Books Designed for Soldiers’ Pockets Changed Publishing Forever
Prior to WWII, Americans didn’t think much of softcover books.
In September of 1940, as the U.S.’s entry into World War II began looking more and more likely, President Roosevelt reinstated the draft. Hundreds of thousands of new recruits soon found themselves in basic training, an experience that, due to a lack of available facilities, often included building their own barracks and training grounds.
Within a couple of years, many of them—along with hundreds of thousands of others—had been deployed. As Hackenberg writes, the U.S. military now consisted of “millions of people far from home, who found themselves in a situation where periods of boredom alternated with periods of intense activity.” In other words, they were the perfect audience for a good paperback.
It didn’t take long for the Army, too, to come to this conclusion. As Molly Guptill Manning writes in When Books Went to War, although books were already considered an important source of troop morale—the Army Library Services had been established during World War I—Nazi Germany’s embrace of book-burning, propaganda and censorship imbued them with new wartime significance. In 1940, after word got out that the newly built camps were starved for books, the Army’s new Library Section chief, Raymond L. Trautman, set out to change that.
Libraries across the country independently organized book drives. This quickly mushroomed into the nationwide Victory Book Campaign, or VBC, a collaboration between the Army and the American Library Association that aimed to be the biggest book drive in the country’s history.
Many of the books donated—like How to Knit and An Undertaker’s Review—were rejected, as it was assumed, fairly or unfairly, that they’d hold no interest for soldiers. On top of that, the bulky, boxy hardcovers proved bad battlefield companions. In 1943, the VBC was officially ended.
Trautman had to try something different. Over the course of the preceding years, he had consulted with publishers, authors, and designers about how to quickly and efficiently increase the number of books that made it to the troops. In 1943, together with the graphic artist H. Stanley Thompson and publisher Malcolm Johnson, he officially proposed his idea: Armed Services Editions, or ASEs.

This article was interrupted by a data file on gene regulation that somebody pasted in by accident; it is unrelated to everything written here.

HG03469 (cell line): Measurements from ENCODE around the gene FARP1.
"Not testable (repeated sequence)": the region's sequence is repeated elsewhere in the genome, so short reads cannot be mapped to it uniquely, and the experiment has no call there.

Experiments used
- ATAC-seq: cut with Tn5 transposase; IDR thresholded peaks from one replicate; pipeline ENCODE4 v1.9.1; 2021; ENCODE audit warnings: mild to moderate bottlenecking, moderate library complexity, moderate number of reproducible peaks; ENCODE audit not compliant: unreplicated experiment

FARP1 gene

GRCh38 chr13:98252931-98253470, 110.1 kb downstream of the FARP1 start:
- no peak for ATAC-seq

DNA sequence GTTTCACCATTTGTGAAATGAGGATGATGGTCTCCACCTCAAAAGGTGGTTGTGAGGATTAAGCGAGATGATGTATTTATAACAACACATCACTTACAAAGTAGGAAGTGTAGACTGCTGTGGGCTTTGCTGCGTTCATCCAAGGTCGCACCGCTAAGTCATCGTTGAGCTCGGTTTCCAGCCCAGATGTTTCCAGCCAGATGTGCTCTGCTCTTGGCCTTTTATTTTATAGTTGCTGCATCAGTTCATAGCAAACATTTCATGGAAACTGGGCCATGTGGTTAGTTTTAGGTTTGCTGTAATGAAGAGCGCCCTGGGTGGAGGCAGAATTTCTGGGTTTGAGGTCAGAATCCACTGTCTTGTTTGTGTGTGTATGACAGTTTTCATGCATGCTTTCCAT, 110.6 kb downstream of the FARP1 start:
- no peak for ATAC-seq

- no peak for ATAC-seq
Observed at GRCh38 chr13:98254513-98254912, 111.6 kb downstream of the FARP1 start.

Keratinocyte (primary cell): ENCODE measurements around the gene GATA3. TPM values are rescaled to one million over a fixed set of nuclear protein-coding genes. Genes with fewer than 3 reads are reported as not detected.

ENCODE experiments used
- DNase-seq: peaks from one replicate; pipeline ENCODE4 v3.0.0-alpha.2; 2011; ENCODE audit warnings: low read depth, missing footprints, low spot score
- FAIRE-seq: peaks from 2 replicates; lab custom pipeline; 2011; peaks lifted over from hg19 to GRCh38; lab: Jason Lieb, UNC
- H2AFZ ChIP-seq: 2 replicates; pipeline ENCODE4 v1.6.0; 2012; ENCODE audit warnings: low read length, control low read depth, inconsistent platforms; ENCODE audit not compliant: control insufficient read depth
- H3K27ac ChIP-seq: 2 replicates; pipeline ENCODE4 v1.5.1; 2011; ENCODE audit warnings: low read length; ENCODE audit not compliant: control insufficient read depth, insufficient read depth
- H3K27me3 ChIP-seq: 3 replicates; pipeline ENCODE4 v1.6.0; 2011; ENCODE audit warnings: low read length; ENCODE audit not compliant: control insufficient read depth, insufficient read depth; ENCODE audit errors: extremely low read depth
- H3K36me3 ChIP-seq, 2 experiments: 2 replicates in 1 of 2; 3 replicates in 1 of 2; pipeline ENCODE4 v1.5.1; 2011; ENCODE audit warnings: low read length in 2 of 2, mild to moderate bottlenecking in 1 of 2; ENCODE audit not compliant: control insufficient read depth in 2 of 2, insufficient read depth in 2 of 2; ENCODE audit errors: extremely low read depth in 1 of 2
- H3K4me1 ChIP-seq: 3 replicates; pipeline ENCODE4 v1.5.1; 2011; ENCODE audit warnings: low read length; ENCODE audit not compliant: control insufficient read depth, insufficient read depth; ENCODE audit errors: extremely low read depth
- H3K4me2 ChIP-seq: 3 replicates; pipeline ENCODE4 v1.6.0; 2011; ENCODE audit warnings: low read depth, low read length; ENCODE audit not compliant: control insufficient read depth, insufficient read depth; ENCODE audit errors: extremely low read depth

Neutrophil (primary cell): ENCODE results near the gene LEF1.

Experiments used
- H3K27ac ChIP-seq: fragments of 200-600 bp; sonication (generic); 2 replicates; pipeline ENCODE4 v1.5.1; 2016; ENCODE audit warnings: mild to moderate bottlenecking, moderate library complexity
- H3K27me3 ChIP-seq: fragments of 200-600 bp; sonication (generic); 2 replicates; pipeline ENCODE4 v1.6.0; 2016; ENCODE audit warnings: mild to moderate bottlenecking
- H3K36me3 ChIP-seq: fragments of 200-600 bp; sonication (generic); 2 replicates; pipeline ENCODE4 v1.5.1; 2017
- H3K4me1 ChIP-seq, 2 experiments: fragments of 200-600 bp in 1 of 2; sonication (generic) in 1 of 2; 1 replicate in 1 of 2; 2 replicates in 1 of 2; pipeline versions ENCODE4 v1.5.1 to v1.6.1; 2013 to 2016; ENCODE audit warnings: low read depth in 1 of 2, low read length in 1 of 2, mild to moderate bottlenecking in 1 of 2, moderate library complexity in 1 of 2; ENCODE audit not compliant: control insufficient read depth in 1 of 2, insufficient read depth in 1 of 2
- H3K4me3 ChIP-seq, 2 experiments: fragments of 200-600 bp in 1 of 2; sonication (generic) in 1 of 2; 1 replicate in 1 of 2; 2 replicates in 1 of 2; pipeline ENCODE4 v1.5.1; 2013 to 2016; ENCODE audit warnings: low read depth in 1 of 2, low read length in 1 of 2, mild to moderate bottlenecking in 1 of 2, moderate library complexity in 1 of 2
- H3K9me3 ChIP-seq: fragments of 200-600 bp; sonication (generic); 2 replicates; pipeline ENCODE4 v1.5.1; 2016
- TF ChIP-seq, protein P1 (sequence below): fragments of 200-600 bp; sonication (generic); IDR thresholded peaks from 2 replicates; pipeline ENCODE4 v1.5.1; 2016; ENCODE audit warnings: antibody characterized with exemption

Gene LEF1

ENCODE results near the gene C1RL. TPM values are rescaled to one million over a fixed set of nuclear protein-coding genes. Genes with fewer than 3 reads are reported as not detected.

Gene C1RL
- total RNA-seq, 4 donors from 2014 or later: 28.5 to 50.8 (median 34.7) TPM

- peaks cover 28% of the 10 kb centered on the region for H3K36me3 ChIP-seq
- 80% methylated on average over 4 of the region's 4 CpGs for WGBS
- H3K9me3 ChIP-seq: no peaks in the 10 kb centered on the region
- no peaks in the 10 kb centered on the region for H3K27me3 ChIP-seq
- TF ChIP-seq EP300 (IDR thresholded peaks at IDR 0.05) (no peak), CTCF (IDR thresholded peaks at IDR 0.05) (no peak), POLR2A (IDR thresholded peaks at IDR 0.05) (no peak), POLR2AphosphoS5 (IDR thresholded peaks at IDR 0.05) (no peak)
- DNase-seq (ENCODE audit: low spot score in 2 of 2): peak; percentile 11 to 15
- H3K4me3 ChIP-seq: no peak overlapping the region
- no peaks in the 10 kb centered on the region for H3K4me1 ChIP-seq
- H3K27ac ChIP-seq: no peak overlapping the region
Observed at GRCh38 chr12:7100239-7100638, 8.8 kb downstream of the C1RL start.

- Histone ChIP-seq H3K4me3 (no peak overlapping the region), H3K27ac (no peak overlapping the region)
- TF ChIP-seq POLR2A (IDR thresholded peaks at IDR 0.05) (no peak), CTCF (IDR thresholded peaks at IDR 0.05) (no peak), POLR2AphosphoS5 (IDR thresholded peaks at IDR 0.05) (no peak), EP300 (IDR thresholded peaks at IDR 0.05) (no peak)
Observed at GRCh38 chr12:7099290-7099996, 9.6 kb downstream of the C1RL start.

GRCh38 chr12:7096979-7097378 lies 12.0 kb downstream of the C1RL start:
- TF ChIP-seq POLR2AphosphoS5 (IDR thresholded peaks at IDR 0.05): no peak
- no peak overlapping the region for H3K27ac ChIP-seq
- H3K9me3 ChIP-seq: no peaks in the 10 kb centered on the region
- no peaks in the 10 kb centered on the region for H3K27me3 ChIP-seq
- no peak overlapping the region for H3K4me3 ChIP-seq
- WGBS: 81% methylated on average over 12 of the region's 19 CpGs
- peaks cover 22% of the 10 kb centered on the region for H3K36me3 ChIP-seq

These would be mass-produced paperbacks, printed in the U.S. and sent overseas on a regular basis. Rather than depending on the taste and largesse of their overextended fellow citizens, soldiers would receive a mix of desirable titles—from classics and bestsellers to westerns, humor books and poetry—each specially selected by a volunteer panel of literary luminaries.
They were a huge and immediate hit. “Never had so many books found so many enthusiastic readers,” Cole later wrote. As Manning tells it, “servicemen read them while waiting in line for chow or a haircut, when pinned down in a foxhole, and when stuck on a plane for a milk run.” Some soldiers reported that ASEs were the first books they had ever read cover to cover. Troops cherished their shipments, passing them around up to and beyond the point of illegibility. “They are as popular as pin-up girls,” one soldier wrote. “To heave one in the garbage can is tantamount to striking your grandmother,” quipped another.
From the beginning of the production process, he continues, the publishers involved felt “a sense of pending triumph and of crossing a new threshold.” After the project’s end, in 1947, this instinct was borne out: by 1949, softcovers were outselling hardback books by 10 percent.
So the next time you dog-ear a page of your pocket paperback and slip it into your jacket to accompany you on your commute, think of a soldier. They’re a big part of why it fits.